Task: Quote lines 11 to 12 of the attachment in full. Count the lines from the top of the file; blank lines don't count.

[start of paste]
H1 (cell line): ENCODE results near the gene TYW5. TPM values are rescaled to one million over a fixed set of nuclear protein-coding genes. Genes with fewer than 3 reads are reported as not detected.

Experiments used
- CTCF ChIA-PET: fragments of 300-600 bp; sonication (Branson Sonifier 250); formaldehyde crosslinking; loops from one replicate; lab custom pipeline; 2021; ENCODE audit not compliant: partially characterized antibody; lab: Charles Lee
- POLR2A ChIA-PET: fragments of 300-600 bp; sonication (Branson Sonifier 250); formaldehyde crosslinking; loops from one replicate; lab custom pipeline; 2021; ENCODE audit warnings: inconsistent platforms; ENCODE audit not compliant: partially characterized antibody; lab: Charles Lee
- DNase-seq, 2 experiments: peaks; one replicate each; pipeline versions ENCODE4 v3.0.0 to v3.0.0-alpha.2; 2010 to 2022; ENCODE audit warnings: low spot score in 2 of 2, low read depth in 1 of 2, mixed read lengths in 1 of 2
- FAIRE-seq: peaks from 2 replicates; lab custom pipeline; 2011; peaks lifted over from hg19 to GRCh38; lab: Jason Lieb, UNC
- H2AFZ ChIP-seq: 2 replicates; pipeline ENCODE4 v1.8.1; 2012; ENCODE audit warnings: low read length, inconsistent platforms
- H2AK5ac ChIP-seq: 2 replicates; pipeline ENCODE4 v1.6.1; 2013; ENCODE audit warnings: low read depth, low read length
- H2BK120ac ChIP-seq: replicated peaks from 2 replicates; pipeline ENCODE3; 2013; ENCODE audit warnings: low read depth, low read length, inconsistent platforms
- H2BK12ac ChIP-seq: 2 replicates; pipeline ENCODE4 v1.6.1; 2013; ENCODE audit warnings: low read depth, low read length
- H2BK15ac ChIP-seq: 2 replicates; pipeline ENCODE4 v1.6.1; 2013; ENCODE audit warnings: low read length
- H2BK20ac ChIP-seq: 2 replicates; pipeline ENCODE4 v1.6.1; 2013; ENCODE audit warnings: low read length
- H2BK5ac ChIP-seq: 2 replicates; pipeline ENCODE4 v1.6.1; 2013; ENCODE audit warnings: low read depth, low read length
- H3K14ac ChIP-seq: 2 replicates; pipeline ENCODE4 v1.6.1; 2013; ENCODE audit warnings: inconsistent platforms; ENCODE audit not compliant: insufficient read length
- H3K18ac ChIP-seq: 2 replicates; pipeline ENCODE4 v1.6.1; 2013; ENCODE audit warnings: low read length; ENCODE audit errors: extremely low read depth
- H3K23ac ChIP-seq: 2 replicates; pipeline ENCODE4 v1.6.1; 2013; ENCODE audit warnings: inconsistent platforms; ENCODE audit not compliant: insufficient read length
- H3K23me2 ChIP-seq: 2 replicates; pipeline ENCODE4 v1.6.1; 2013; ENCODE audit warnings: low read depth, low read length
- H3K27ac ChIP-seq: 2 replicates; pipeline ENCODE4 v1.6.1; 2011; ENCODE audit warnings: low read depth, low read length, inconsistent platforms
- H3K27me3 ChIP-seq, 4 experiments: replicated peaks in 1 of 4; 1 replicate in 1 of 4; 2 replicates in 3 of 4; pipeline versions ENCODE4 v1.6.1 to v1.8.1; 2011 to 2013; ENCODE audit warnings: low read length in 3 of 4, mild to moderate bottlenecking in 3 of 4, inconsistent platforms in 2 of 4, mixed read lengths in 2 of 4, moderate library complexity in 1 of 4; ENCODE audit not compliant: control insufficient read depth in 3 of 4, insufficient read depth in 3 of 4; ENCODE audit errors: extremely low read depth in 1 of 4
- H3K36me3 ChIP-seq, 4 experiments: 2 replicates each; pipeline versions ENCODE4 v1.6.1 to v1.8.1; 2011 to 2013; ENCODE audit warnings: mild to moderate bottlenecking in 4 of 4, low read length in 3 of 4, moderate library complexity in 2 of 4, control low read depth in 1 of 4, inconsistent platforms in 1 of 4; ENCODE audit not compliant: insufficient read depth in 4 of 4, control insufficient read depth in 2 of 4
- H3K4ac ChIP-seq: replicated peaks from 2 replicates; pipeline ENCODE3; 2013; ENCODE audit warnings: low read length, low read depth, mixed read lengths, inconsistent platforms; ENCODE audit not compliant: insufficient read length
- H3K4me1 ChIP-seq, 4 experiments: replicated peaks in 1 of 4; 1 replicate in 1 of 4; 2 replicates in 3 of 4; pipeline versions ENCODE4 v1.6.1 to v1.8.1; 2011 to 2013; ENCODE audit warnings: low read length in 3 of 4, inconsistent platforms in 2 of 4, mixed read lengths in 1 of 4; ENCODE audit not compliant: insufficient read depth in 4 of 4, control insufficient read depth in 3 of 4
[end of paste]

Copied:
- H2BK15ac ChIP-seq: 2 replicates; pipeline ENCODE4 v1.6.1; 2013; ENCODE audit warnings: low read length
- H2BK20ac ChIP-seq: 2 replicates; pipeline ENCODE4 v1.6.1; 2013; ENCODE audit warnings: low read length